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Four performers dance in the shallows of the ocean. In the background, waves roll into shore. The sky is overcast.

As a moving image commission project for young and emerging Hong Kong filmmakers, Poetry on Film is motivated by the belief that poetry possesses an inherent cinematic quality. Its rhythmic cadence, vivid imagery, and emotional depth offer a rich tapestry for filmmakers to weave their visual narratives.

A man sits inside a passenger ferry. The Hong Kong skyline is visible through the windows behind him.

Still from Lee Wai Shing’s Afar. Commissioned by M+, 2023

Poetry on Film follows in the footsteps of the M+ short-film commission project Hong Kong as Mise-en-Scène (2023), which explores the city’s vibrant cultural landscape through moving image works. The idea for Poetry on Film was inspired by Ann Hui’s Elegies (2023), a documentary that looks at Hong Kong through the works of some of the city’s most innovative poets.

A monochrome image of a sparrow perched on the ledge of a wooden log.

Still from Jolene Mok’s an inimitable place called home. Commissioned by M+, 2023

To realise the project, M+ invited four filmmakers to use their unique and experimental approaches to each produce a short film that creatively reimagines a contemporary Chinese-language work by a Hong Kong poet. Each poem serves as the artist’s source material, forming a creative springboard from which they extrapolate their film’s narrative, aesthetics, structure, and mood. By empowering young filmmakers to select poems that resonate with them personally, Poetry on Film aims to foster a deep connection between the artist, the text, and the audience. The project also encourages viewers to reflect on universal human experiences that connect us all.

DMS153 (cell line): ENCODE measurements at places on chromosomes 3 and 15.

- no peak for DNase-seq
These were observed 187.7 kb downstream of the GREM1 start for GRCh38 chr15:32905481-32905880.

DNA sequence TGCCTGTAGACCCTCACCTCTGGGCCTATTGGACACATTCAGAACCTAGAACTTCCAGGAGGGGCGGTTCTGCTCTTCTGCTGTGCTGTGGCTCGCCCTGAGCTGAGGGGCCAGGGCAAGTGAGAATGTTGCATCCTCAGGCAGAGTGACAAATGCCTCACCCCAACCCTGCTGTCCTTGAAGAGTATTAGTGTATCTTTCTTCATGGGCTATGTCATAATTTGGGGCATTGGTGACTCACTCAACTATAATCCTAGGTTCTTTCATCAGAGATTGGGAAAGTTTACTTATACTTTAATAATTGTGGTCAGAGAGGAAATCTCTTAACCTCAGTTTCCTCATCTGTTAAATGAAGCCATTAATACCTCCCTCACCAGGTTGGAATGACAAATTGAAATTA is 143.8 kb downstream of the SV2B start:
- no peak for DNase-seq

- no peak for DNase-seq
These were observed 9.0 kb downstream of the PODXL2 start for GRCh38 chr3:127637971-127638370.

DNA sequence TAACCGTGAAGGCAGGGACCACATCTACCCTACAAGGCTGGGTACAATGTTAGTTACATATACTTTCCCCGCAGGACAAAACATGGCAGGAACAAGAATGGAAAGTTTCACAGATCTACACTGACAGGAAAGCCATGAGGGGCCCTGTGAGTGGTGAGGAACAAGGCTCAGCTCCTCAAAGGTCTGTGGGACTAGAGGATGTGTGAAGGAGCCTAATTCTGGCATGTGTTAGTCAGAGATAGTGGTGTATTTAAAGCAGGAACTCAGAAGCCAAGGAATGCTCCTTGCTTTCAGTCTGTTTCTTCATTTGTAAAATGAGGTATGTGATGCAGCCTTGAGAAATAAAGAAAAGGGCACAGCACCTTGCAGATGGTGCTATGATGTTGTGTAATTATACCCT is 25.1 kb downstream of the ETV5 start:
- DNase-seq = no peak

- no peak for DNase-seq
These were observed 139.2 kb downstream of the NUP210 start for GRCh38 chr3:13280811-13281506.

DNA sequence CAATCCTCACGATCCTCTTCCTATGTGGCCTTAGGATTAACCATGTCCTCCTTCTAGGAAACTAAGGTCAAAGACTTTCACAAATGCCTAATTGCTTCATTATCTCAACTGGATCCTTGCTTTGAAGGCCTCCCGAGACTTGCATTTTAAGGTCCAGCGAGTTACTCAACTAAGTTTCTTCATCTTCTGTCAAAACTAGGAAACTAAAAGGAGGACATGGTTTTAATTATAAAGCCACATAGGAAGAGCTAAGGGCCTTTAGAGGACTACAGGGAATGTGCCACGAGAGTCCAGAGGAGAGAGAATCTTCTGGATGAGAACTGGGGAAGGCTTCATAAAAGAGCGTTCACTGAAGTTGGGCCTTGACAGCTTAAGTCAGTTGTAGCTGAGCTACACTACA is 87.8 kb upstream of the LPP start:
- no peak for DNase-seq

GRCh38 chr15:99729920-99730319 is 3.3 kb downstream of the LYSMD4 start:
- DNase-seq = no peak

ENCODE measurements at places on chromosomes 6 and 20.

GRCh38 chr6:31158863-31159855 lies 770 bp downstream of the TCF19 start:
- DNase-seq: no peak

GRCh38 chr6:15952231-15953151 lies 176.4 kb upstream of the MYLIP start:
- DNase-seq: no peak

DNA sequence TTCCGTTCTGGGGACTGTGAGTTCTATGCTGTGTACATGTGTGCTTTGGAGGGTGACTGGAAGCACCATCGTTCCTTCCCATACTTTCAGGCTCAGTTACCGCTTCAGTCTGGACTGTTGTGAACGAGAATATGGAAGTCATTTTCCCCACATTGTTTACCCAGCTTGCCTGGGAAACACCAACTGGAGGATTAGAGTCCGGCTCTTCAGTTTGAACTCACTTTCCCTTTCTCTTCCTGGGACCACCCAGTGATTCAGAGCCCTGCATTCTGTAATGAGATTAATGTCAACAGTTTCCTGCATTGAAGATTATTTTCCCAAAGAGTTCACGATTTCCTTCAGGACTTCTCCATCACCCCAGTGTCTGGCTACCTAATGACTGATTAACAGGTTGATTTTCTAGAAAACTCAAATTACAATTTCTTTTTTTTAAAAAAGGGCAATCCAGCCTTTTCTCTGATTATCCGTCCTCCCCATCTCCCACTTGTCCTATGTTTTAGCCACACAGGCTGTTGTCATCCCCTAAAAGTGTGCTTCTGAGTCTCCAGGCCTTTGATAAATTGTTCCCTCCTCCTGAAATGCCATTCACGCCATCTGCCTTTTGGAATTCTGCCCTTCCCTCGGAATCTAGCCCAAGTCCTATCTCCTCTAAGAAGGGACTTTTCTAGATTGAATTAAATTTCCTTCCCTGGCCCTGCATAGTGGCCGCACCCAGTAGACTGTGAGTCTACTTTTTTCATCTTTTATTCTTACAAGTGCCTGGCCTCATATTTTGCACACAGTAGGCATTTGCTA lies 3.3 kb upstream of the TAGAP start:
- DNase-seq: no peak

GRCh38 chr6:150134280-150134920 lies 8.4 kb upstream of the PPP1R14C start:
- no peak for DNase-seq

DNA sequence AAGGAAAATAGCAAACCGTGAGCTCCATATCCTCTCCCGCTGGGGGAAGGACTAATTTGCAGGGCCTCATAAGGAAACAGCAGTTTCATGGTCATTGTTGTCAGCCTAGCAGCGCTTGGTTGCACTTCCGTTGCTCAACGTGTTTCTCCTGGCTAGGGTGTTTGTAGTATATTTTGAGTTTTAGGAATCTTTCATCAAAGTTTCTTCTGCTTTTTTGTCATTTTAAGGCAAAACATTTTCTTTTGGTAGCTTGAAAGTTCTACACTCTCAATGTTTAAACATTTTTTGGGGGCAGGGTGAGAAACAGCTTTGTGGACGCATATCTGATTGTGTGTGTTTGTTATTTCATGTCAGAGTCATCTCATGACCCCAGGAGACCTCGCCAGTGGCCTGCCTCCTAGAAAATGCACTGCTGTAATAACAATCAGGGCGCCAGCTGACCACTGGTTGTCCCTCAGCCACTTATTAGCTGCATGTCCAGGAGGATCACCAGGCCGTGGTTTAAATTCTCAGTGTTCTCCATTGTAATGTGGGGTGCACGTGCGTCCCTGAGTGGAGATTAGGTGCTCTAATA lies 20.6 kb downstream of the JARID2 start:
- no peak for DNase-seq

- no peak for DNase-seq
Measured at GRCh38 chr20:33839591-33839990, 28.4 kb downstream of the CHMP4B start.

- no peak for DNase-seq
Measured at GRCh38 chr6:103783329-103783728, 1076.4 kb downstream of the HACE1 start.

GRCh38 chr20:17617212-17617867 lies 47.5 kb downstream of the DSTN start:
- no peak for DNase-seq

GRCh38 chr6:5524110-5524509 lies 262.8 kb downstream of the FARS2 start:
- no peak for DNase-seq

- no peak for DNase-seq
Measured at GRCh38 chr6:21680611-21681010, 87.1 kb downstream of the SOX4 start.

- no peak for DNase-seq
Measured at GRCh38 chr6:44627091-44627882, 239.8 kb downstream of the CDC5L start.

Still frame from an animated short film: A female figure cradles a small human-like figure resembling a matchstick, which is engulfed in flames.

Still from STEP C’s Snails in a Telephone Booth. Commissioned by M+, 2023

Poetry on Film features the works of STEP C., Chu Hoi Ying, Lee Wai Shing, and Jolene Mok. Summoning the melancholy of poet Dr Eric Lui’s A Snail in a Phone Box (2006), animator STEP C. creates a surreal film that captures a sense of urban loneliness and longing. Meanwhile, Chu collaborated with young dancers and choreographers to explore prolific Hong Kong poet Yam Gong’s Daily Life (1987), which describes the nightmarish experience of falling seriously ill. Mok selected Hong Fu’s Suppose a Few Birds Fly By (1990)—a spare, five-line text that describes a moment of tranquillity-and adapted it into a serene black­-and-white 16mm film that contrasts the movements of Hong Kong’s sparrows with different forms of local transport. Inspired by Huang Canran’s poem So Close (2007), Lee’s nostalgic and wistful work features his own family members in a heartwarming tale of a son visiting his mother in North Point.

Image at top: Still from Chu Hoi Ying’s Daily Life. Commissioned by M+, 2023

Ulanda Blair is Curator, Moving Image at M+. Savannah Shiu is Assistant Curator at M+.

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